Re: virus: maxims and ground rules

Richard Aynesworthy (
Mon, 10 May 1999 10:02:46 -0400 (EDT)

...might I suggest

Main Entry: ax·i·om
Pronunciation: 'ak-sE-&m
Function: noun
Etymology: Latin axioma, from Greek axiOma, literally, something worthy, from axioun to think worthy, from axios worth, worthy; akin to Greek agein to weigh, drive -- more at AGENT Date: 15th century
1 : a maxim widely accepted on its intrinsic merit 2 : a statement accepted as true as the basis for argument or inference : POSTULATE 1
3 : an established rule or principle or a self-evident truth

Main Entry: 2pos·tu·late
Pronunciation: 'päs-ch&-l&t, -"lAt
Function: noun
Etymology: Medieval Latin postulatum, from neuter of postulatus, past participle of postulare to assume, from Latin, to demand Date: 1646
1 : a hypothesis advanced as an essential presupposition, condition, or premise of a train of reasoning
2 : AXIOM 3

> Tim Rhodes wrote:

>> On Sun, 9 May 1999, KMO wrote:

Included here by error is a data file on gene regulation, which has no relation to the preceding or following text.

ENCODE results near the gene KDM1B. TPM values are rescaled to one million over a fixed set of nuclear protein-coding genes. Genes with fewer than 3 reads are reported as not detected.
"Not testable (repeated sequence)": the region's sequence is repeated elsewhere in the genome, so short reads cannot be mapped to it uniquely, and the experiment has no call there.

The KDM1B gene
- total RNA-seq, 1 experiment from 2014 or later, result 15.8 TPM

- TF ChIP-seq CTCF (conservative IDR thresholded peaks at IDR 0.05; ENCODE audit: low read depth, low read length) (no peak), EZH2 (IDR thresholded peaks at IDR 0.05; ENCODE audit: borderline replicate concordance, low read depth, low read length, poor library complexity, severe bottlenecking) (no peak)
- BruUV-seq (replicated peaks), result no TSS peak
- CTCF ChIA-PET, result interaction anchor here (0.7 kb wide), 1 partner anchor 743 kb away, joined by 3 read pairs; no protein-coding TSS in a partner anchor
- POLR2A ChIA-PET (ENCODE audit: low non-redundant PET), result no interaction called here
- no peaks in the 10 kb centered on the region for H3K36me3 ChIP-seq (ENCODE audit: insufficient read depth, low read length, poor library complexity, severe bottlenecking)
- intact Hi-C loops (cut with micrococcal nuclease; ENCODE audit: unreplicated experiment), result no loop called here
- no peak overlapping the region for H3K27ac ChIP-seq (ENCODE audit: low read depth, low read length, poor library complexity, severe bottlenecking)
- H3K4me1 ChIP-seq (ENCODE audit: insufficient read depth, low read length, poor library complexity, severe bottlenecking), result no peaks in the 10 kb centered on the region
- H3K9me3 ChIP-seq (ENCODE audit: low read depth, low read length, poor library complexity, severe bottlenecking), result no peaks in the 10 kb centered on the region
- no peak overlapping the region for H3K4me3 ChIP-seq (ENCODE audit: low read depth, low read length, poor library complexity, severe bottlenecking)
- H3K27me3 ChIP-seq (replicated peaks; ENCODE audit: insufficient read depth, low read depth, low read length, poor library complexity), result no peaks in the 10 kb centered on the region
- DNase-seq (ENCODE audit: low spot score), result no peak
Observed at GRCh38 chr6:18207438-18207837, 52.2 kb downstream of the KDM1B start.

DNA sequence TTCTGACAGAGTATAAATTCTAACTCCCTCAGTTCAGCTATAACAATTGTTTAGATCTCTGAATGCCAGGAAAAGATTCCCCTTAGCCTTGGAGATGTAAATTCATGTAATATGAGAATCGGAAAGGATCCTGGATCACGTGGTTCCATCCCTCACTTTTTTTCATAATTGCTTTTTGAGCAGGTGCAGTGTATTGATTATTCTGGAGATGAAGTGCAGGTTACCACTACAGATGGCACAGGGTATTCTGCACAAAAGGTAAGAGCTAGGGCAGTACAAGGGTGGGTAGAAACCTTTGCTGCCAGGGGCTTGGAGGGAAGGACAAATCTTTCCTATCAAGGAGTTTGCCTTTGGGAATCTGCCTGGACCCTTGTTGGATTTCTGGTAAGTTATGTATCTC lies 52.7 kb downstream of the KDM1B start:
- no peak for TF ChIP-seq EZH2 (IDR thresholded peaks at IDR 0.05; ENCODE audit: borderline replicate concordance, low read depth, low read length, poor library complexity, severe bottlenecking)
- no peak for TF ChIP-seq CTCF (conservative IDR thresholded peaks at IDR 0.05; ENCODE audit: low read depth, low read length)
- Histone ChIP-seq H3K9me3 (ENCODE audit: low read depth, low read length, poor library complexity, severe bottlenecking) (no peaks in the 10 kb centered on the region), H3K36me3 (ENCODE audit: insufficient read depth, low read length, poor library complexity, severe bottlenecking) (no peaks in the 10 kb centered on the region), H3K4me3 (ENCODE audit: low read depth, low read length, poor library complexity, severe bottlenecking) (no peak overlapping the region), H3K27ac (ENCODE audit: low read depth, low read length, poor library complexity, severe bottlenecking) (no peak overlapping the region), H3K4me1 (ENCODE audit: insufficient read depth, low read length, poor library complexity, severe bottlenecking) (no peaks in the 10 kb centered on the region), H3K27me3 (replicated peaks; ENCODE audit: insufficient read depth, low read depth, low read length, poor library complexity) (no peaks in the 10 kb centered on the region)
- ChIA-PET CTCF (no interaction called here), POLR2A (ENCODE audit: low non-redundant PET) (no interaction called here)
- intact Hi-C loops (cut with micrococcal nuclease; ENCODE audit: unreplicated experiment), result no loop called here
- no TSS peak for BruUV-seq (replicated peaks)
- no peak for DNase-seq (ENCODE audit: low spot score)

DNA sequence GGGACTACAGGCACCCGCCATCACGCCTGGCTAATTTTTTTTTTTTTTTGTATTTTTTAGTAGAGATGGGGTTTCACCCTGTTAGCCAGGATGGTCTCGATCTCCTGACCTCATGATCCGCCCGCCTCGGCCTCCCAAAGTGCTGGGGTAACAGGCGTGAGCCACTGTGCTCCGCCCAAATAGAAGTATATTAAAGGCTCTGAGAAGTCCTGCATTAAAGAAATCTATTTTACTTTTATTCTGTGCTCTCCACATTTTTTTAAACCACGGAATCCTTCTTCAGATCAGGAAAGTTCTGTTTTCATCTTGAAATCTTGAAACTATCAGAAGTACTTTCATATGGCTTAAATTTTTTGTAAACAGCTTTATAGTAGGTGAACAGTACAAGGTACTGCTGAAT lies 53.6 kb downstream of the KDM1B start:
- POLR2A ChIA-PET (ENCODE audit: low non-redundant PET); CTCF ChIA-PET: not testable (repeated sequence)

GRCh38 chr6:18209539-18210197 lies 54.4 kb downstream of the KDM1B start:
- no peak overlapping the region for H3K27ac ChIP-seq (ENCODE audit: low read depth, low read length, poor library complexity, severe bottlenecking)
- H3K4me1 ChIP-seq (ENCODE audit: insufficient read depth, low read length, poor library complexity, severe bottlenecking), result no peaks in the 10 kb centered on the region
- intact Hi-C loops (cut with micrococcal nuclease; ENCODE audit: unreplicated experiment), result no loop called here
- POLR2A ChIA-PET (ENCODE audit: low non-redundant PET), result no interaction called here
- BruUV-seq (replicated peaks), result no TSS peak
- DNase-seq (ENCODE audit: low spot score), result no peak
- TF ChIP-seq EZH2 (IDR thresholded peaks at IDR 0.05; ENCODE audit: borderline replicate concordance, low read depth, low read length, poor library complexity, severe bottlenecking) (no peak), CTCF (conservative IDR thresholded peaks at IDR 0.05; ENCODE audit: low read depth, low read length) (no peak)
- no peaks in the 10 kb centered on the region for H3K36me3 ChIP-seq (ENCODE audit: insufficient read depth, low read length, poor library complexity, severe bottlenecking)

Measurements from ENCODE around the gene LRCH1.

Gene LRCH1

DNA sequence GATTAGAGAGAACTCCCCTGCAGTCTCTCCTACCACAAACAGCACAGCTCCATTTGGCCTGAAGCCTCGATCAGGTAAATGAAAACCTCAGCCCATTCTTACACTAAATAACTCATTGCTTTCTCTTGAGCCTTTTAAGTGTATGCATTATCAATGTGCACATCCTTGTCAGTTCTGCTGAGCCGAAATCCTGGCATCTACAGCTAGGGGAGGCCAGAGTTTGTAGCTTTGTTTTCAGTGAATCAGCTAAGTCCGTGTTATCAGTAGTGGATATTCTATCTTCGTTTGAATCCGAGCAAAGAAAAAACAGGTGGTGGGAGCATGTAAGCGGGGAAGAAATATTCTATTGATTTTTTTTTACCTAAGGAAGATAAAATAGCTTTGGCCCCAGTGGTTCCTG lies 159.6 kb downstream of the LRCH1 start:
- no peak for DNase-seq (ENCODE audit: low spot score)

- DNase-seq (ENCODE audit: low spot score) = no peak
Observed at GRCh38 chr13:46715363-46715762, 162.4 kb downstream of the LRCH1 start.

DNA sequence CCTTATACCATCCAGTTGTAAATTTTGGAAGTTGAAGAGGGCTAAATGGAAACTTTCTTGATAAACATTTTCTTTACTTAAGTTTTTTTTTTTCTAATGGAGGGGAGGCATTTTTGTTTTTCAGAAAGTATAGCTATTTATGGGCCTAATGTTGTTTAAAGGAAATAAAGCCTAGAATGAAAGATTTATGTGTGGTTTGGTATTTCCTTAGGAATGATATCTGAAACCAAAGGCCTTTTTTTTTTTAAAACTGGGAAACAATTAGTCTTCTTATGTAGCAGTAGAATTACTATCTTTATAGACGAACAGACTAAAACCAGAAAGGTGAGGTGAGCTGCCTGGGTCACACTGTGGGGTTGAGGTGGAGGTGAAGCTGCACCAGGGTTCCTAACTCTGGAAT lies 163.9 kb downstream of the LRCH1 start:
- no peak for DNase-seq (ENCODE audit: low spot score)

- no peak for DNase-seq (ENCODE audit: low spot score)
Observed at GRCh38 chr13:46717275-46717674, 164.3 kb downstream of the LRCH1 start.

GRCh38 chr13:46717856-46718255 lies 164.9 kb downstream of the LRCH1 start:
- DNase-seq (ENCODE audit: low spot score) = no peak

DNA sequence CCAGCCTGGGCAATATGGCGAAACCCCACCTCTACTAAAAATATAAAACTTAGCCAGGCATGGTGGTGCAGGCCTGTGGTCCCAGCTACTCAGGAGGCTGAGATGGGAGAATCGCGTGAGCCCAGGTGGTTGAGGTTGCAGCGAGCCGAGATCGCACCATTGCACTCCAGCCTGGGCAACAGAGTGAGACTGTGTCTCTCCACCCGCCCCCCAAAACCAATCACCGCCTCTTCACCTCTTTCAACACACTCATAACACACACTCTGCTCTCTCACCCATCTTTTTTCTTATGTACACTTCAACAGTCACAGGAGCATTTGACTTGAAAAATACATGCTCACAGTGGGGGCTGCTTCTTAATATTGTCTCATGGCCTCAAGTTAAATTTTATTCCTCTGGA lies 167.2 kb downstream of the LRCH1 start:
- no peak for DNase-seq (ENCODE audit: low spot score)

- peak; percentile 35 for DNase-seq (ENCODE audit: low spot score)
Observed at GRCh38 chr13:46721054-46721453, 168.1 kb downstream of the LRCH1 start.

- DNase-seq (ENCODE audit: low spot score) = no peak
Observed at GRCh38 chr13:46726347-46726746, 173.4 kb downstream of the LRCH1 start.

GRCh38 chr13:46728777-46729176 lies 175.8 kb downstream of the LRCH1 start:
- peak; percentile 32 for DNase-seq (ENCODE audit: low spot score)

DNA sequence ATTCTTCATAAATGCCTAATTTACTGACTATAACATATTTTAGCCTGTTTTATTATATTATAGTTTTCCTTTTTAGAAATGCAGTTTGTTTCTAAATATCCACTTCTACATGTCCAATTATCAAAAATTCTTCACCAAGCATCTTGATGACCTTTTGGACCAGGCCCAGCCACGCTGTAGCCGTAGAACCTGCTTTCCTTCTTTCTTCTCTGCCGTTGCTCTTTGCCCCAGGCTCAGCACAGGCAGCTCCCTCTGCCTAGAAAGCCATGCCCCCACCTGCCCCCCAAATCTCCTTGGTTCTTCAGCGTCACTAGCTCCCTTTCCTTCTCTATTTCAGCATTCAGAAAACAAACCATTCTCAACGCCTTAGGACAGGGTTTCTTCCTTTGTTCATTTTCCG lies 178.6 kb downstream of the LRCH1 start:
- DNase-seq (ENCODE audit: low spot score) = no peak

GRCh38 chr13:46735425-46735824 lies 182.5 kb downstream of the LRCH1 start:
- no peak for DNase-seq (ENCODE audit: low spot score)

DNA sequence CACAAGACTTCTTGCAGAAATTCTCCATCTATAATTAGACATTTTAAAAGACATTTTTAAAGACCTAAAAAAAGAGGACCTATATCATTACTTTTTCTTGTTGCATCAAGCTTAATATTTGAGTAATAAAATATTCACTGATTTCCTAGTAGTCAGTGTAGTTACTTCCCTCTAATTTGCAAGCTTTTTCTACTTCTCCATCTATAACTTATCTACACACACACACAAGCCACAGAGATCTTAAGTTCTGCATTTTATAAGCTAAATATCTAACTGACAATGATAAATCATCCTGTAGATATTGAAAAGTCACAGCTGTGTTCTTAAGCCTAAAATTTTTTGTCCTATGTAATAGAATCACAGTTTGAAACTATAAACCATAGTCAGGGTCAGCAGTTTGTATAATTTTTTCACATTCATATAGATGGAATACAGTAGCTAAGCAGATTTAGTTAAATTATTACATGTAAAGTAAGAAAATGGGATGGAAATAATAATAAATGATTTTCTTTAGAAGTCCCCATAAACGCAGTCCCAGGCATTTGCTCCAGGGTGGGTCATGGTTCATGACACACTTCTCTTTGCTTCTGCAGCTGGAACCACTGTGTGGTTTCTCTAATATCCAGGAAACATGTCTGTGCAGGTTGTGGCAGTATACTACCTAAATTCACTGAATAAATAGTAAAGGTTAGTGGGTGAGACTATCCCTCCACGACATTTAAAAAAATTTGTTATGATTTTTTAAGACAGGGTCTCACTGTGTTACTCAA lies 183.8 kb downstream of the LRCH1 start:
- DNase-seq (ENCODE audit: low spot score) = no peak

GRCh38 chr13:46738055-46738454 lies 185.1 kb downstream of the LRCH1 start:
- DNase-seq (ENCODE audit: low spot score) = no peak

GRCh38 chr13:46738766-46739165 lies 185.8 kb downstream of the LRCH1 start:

>> > [...] we don't have to use maxims to create the proposed
>> > framework, so I'm certainly not wedded to idea that our

> initial common ground > > has to be stated as a set of maxims
>> Then why not call them "slogans" or "talking points" or "strange

> attractors" > or some other term more specific to the task, rather
> than simply consistant > with the rhetoric.
> Of those three, I like "talking points" best and "slogans" least,
> but I'd go with any of them if folks are getting hung up on the
> idea that maxims have to be true and that one of our proposed
> maxims is that there is no truth that isn't dependent on some
> specific framework and agenda.
> -KMO Fastmail's Free web based email for Canadians